January 29, 2006

The Qalqilya effect?

Here's an article by Ali Abunimah in Electronic Intifada explaining the significance, in so far as it can, of the recent Hamas victory.
The election result is not entirely surprising, however, and has been foreshadowed by recent events. Take for example the city of Qalqilya in the north of the West Bank. Hemmed in by Israeli settlements and now completely surrounded by a concrete wall, the city's fifty thousand residents are prisoners in a Israeli-controlled giant ghetto. For years Qalqilya's city council was controlled by Fatah but after the completion of the wall, voters in last years' municipal elections awarded every single city council seat to Hamas. The Qalqilya effect has now spread across the occcupied territories, with Hamas reportedly winning virtually all of the seats elected on a geographic basis. Thus Hamas' success is as much an expression of the determination of Palestinians to resist Israel's efforts to force their surrender as it is a rejection of Fatah. It reduces the conflict to its most fundamental elements: there is occupation, and there is resistance.

For Palestinians under occupation, it is not yet clear what Hamas' win will mean. It is now common to speak of a Palestinian "government" being formed out of the election results, as though Palestine were already a sovereign and independent state. But if the first duty of a government is to protect its people's lives, liberty and property, then the Palestinian Authority has never deserved to be called a government. Since its inception, it has not been able to protect Palestinians from lethal daily attacks by the Israeli army in the heart of their towns and refugee camps, or to prevent a single dunum of land being seized for settlements, nor to save a single sapling of the more than one million trees uprooted by Israel in the past ten years. Rather, in Israel's conception the Palestinian Authority was supposed to crush Palestinian resistance to make the occupied territories safe for continued Israeli colonization. Hamas will certainly not allow that to continue, but whether it will be able to tranform the Authority into an arm of the struggle against Israel is by no means certain. Hamas, which has observed a unilateral truce with Israel for a year, has signalled that it wants to continue this if Israel "reciprocates." The movement clearly believes it can make such an offer from a position of strength and it is to its tactical advantage to leave uncertainty about when and how it might resume full-scale armed resistance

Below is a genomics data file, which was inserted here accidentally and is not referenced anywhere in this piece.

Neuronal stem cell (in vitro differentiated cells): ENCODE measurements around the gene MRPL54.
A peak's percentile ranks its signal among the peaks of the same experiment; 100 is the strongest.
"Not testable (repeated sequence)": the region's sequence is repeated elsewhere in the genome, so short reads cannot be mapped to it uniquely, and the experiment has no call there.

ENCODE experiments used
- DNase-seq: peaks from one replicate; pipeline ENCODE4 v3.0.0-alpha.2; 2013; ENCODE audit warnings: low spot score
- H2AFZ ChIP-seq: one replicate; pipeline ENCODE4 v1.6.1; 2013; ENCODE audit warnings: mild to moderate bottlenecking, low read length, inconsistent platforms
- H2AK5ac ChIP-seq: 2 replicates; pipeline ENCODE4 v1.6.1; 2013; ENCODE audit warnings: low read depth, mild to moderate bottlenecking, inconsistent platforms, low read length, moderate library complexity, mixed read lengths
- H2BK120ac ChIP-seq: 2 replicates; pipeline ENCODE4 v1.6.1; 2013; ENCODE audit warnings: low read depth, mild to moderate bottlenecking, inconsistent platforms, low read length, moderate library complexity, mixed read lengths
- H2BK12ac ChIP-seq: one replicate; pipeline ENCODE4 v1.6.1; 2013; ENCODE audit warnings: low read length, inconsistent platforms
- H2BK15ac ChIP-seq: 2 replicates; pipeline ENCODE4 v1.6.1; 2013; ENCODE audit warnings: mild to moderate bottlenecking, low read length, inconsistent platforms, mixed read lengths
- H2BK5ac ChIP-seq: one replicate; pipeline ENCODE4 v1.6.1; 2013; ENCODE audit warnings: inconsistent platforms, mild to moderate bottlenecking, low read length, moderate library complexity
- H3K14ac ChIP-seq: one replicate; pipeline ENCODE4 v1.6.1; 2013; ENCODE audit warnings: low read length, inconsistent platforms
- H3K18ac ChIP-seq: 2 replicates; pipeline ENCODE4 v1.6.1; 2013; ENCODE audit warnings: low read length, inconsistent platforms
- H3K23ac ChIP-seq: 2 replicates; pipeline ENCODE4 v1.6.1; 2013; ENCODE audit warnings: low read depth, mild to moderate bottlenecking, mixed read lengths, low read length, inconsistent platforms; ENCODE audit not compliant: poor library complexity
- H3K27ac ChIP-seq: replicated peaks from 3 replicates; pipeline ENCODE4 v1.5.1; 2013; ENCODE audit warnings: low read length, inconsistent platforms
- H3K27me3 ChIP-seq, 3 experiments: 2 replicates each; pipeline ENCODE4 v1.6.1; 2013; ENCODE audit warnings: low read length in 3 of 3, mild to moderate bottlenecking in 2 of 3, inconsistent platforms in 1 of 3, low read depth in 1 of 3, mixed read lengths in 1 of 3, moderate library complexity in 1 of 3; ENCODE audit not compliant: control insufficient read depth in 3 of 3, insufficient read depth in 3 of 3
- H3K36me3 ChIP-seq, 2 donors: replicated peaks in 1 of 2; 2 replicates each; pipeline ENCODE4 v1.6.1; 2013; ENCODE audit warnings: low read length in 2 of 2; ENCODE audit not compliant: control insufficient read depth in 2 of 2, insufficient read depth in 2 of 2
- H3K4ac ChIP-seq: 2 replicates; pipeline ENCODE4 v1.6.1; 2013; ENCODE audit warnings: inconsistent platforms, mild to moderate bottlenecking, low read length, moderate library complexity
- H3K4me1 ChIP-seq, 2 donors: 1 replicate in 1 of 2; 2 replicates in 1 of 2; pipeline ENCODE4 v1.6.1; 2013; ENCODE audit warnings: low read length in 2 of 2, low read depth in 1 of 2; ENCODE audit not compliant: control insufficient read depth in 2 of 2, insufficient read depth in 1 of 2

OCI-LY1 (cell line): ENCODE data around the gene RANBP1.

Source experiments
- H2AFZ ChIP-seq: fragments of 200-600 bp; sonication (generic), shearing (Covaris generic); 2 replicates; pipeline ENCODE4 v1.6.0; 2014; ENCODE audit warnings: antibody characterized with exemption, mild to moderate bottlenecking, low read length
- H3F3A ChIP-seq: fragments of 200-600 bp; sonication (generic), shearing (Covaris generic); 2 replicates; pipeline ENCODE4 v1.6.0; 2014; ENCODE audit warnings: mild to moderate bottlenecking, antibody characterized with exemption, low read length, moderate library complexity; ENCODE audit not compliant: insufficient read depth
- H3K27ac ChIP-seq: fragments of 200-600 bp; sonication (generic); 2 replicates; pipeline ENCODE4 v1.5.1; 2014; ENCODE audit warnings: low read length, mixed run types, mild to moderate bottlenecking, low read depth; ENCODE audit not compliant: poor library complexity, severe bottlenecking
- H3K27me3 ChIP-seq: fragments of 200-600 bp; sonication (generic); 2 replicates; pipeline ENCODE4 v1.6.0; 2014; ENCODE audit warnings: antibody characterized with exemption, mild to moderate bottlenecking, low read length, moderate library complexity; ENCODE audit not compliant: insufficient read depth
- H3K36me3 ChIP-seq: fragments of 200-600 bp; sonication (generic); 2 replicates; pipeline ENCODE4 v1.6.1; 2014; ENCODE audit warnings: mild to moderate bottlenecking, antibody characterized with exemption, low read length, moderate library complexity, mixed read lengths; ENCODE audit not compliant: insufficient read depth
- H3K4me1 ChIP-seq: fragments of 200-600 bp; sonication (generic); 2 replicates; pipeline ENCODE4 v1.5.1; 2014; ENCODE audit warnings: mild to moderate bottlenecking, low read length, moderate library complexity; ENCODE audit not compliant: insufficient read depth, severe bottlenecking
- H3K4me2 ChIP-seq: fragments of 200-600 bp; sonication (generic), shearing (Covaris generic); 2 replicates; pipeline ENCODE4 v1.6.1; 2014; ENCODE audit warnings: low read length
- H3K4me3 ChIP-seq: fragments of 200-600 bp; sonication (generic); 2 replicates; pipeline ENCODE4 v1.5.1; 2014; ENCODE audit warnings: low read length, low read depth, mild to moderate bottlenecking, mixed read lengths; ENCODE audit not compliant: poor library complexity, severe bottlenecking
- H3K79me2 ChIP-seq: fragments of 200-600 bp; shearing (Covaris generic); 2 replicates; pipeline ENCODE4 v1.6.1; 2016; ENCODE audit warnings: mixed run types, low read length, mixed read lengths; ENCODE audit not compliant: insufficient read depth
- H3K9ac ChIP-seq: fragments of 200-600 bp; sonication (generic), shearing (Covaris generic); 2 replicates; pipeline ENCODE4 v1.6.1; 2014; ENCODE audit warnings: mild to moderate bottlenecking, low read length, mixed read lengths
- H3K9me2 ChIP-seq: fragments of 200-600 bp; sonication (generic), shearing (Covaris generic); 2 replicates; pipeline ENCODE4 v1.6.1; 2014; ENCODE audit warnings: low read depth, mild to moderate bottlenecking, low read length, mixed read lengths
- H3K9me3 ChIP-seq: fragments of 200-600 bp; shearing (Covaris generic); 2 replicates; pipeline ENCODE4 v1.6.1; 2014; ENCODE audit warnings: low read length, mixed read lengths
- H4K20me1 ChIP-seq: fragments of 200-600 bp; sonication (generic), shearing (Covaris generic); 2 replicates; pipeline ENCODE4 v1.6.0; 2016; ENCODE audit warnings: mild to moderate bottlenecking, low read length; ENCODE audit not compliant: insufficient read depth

It's interesting that this unilateral truce of Hamas has received so little coverage. It's now nearly a year old. google Hamas truce and it comes up as news. Google anything that's one year old, anything now, and see if it comes up on Google news.

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